Thousands of customers and partners have gathered this week at Oracle OpenWorld 2018 in San Francisco. No doubt, Oracle Founder Larry Ellison and the executive team will rally attendees toward cloud services and the company's latest applications. But what's top of mind for attendees -- particularly those who help companies to consume and manage Oracle's applications?
For answers and perspectives, we reached out to Oracle Applications Users Group President Christine Hipp. OAUG is an independent education, networking and advocacy forum. For industry observers like ChannelE2E, OAUG is a sort of digital nervous system for sensing and understanding how the Oracle ecosystem continues to evolve.
In an email-based interview, Hipp shared these perspectives with ChannelE2E.
ChannelE2E: Let’s start with your membership and focus for 2018. How has your membership been growing/evolving, and what have been OAUG’s major focus areas this year?
Hipp: The Oracle Applications Users Group (OAUG) was formed in back in 1990 to help Oracle customers get the most from their product investments.
Fast forward to 2018: While Oracle products and technologies have changed over the years, the OAUG’s mission of facilitating networking and learning with peers and experts in the industry remains the same. Members are enthusiastic about exploring next-generation solutions – like cloud computing, blockchain and artificial intelligence – and learning from peers who have ventured into these new areas. And, the first-hand, real-world experiences of other members are often the richest destination for finding answers.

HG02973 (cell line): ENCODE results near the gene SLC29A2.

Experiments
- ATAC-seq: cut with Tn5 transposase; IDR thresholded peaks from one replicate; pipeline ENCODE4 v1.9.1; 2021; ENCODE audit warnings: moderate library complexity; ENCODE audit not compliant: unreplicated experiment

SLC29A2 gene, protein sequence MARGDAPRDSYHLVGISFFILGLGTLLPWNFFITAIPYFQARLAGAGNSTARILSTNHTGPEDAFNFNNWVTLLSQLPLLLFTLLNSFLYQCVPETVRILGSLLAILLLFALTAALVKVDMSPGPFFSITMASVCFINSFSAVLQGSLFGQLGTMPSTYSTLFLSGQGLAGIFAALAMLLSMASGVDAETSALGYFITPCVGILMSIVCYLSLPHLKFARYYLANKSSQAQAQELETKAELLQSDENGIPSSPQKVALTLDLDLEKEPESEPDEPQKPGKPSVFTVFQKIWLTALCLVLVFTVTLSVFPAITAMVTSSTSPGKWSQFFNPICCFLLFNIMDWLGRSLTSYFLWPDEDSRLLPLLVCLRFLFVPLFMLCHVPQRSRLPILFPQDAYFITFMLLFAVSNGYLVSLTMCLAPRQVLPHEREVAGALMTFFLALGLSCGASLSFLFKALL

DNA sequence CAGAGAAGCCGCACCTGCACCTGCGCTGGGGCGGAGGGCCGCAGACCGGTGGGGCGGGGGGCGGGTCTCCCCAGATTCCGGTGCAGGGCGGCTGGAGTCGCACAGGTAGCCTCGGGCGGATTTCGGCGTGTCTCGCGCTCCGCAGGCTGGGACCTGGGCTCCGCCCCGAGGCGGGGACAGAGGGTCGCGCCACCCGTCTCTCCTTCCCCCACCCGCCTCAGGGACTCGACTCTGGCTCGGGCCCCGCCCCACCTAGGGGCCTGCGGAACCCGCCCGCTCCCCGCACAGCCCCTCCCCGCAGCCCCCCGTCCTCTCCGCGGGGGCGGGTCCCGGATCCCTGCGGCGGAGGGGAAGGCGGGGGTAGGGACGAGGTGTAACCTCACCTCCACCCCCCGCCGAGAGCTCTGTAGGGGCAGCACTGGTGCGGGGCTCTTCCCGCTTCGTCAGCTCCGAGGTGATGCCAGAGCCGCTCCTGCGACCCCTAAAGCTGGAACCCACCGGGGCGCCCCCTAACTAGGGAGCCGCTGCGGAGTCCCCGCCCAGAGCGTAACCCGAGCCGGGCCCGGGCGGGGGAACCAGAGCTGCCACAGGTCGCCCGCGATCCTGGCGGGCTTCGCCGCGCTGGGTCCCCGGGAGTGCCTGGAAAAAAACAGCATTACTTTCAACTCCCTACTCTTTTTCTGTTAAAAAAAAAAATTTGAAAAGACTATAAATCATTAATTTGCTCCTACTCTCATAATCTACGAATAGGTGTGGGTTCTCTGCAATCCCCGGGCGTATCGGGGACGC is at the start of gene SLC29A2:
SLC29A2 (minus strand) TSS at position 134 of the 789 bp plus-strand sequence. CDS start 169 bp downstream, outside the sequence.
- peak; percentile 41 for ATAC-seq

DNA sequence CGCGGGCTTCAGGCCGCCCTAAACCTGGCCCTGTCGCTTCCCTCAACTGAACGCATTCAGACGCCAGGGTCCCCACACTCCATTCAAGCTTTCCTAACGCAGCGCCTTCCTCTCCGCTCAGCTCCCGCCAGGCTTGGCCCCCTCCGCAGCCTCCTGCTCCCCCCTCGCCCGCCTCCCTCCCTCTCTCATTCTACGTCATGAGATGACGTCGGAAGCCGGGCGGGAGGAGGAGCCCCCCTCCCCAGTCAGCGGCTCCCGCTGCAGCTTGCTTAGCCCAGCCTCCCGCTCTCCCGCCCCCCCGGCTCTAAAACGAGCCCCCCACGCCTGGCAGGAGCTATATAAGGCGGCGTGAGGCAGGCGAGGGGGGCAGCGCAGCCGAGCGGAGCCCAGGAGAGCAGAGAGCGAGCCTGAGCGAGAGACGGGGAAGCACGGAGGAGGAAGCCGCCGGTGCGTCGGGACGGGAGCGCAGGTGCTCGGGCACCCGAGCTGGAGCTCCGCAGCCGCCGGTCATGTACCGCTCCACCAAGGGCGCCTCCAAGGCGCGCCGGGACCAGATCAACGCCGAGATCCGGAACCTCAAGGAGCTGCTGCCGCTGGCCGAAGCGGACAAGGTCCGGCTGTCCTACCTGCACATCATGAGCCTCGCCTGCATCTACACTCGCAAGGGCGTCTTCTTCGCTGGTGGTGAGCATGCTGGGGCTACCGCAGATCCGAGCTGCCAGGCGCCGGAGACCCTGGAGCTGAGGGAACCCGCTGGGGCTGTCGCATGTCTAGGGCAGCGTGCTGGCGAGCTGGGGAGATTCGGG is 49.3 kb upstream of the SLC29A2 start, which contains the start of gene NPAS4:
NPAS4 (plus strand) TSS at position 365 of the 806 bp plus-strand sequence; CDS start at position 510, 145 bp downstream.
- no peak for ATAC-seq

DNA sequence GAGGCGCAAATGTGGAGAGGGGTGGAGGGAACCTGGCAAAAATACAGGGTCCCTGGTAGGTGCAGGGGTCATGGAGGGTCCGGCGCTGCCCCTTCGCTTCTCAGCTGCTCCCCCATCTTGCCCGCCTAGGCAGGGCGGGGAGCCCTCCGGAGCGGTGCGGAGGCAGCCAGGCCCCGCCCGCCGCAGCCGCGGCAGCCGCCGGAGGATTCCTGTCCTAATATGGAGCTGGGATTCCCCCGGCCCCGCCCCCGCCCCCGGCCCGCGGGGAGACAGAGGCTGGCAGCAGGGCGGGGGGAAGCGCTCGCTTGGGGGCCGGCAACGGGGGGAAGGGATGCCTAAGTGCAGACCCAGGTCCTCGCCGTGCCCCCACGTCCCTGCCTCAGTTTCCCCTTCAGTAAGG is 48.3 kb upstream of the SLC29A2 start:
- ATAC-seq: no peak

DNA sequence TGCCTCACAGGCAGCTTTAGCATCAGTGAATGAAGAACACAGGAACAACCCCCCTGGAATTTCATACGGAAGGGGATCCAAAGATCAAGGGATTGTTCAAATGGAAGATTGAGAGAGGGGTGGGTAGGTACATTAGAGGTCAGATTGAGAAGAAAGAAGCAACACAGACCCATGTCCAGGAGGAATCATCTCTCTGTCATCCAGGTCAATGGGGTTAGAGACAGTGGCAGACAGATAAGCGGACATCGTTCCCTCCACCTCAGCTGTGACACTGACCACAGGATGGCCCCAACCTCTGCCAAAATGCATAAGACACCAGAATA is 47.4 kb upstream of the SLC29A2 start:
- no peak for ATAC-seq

Today, we’re serving organizations that are running their business with legacy, on-premises applications, like Oracle E-Business Suite (EBS) and EPM/Hyperion. We’re serving those who are implementing cloud solutions alongside their on-premises products. We’re serving those who are looking to optimize their use of cloud applications.
ChannelE2E: Are the members mostly IT professionals, or are Oracle PartnerNetwork (OPN) Specialized employees (VARs, MSPs, IT consulting firms, etc.) also involved in OAUG?
Hipp: It’s all of the above. Our users community is made up of a lot of technology pros but also includes professionals in functional areas, such as accounting or human resources, who aren’t necessarily technology specialists.
The OAUG’s Star Partners and other third-party vendor organizations are a vital part of the OAUG community. These organizations represent some of the most successful providers of services and solutions that complement Oracle products. They typically have deep knowledge of the challenges that end-user customers are facing. And, they are often among the first to learn about and get hands on with new technologies so they can turn that into support for their own customers.
Our partner organizations are also a big part of the annual COLLABORATE conferences. 98% of the 2018 conference attendees indicated that they visited the Exhibitor Showcase, and nearly half said they attended the conference to learn about new vendor products and services.
ChannelE2E: What type of ongoing relationship or interaction does OAUG have with Oracle itself; are you helping to shape Oracle’s R&D, product strategy, etc.?